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Others may regard them in a less complicated way, but I wonder whether Angelina Jolie ever has mixed feelings about her lips.
They hog the limelight just by being there, daring moviegoers more into tomb-raiding than "A Mighty Heart" not to take her acting talent seriously.
In various, slightly parted poses of defiance or nine kinds of sultriness, the Jolie kisser has been deployed by studio marketing departments every which way.
And with Jolie done up like a melancholy Edward Hopper figure, her eyes downcast, her lips are the visual focal point of the ad campaign for the new Clint Eastwood film, "Changeling," which is a little odd, considering the wrenching subject matter.
The film, based on Southern California's infamous Wineville chicken coop murders of the late 1920s, is a good, solid addition to the 78-year-old Eastwood's directorial career. From a forlorn young boy's doom-tinged farewell to his mother near the beginning, to the precise moment (on the "Silent Night" lyric "mother and child") a heinous predator dies on the scaffold near the end, Eastwood, working from a script by J. Michael Straczynski, tells a painful true story neatly and well, with one foot in rousing Hollywood melodrama and the other in a story that resists tidy resolution.
In 1928, Walter Collins, 9, disappeared from the Los Angeles-area home he shared with his mother, Christine. Five months later, another boy claiming to be the son of Christine Collins was reunited with his doubting mother in a highly public way by the Los Angeles Police Department. Collins said bunk: The boy is someone else's.
The police, ruled with murderous impunity by Chief James E. "Two Guns" Davis, were not interested in any more bad publicity and summarily tossed Collins in the psychiatric ward of the county hospital under a Code 12 violation. Feminine hysteria was the crime, in so many words. Only the newfound boy's admission of guilt freed her (it plays out somewhat differently in the film). The facts are cloudy, but Walter Collins' abductor appears to have been Gordon Northcott, whose Riverside County ranch held the remains of various missing persons.
It's grim stuff, and "Changeling" elides the worst of it, perhaps to give the audience a break (what's left out of the script relates to sexual molestation, as well as the involvement of Northcott's mother), perhaps to avoid comparisons with Eastwood's "Mystic River." The script emphasizes the triumph of one woman's campaign against the law-enforcement officials who shut her away in hopes of shutting her up. Jolie, rail-thin, plays Collins as a feral crusader for justice. In a largely expository role, John Malkovich portrays the Rev. Gustav Briegleb, Collins' partner in exposing the venality of the local police.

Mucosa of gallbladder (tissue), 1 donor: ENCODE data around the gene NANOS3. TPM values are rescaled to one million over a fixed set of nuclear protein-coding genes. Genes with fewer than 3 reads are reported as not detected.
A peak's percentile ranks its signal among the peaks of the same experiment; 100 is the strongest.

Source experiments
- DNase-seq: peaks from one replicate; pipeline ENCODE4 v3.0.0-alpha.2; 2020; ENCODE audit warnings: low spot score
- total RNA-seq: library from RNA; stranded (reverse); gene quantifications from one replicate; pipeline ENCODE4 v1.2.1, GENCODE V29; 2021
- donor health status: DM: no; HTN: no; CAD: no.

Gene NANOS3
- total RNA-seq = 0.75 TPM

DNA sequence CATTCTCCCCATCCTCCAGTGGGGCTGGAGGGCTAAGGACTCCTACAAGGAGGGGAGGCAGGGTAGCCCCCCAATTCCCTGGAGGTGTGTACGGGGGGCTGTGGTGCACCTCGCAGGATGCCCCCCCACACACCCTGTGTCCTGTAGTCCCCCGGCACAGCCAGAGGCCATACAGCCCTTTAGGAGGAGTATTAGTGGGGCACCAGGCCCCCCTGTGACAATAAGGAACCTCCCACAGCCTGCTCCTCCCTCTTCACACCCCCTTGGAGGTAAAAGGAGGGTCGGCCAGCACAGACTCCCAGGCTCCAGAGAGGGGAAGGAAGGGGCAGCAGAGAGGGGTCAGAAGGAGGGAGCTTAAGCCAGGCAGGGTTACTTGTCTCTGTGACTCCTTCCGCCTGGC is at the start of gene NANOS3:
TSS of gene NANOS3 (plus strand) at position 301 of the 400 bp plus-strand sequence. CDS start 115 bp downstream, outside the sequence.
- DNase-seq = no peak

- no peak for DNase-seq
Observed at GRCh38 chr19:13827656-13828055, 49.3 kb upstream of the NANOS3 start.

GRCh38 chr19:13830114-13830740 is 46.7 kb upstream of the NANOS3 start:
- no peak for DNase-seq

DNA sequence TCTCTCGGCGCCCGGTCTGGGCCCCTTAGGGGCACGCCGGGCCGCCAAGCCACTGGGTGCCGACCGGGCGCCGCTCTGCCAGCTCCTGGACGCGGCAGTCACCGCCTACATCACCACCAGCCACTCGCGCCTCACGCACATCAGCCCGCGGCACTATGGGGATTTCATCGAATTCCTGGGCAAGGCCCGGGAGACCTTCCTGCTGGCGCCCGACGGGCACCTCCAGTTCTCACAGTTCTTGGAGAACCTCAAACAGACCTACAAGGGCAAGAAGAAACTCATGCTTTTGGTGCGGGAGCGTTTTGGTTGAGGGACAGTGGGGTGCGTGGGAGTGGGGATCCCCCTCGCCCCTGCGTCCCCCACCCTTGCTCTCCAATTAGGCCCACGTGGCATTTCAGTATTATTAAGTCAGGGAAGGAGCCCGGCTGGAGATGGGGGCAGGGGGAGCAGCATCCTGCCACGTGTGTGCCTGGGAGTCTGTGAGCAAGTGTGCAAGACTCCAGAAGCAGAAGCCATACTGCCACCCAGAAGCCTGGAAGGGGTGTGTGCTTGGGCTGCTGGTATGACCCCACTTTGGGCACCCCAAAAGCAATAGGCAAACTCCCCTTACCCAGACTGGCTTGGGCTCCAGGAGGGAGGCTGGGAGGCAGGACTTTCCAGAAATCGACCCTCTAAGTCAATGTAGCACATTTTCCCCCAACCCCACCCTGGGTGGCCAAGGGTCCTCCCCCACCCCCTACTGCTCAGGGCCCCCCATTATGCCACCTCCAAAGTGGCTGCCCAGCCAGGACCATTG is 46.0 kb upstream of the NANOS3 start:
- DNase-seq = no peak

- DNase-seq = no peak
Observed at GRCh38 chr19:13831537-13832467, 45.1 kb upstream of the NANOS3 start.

Jolie brings out the best in the script and transcends its limitations. She's spectacularly effective in the most intense blowouts -- there's an Oscar-clip dilly with Jolie and Jason Butler Harner, who plays Northcott -- but Jolie really shines in the calm before the storm, the scenes (and there are many) when one patronizing male authority figure after another belittles her at their peril.
"Changeling" comes to dramatic life most vividly in the hushed scenes, notably the ones dominated by Michael Kelly's Detective Lester Ybarra. He's one of the few characters who undergo a marked change, starting out as just another LAPD flatfoot, slowly pulled into the vortex of evil represented by Northcott. Kelly's long interrogation scene with a runaway (Eddie Alderson) who has survived his waking nightmare is a high point of dramatic purpose. You almost wish Eastwood hadn't felt the need to intercut it with Gothic horror flashbacks.
I found "Changeling" consistently involving, though a touch deliberate (it runs 141 minutes) and psychologically thin. Where it lands on your Eastwood list depends on how highly you regard him as a craftsman. For my money, Eastwood's most interesting recent work lies with "Letters From Iwo Jima," most of "Unforgiven" and "The Bridges of Madison County" and parts of "A Perfect World." If you're an ardent admirer of "Million Dollar Baby," we'll have to agree to disagree. In "Changeling," certain atmospheric details feel less than judicious, and unlike some of my colleagues, I don't pin the problems on the quality of the production design. Rather, it's cinematographer Tom Stern's unusually blunt and flat lighting (heavy on the cold, milky slashes of white cutting up dark interior spaces) and Eastwood's direction that feel a little heavy-handed. And Eastwood's musical score, more '40s-sounding than '20s or early '30s, hinges on a theme that shamelessly repurposes the first five notes of "I Wish You Love."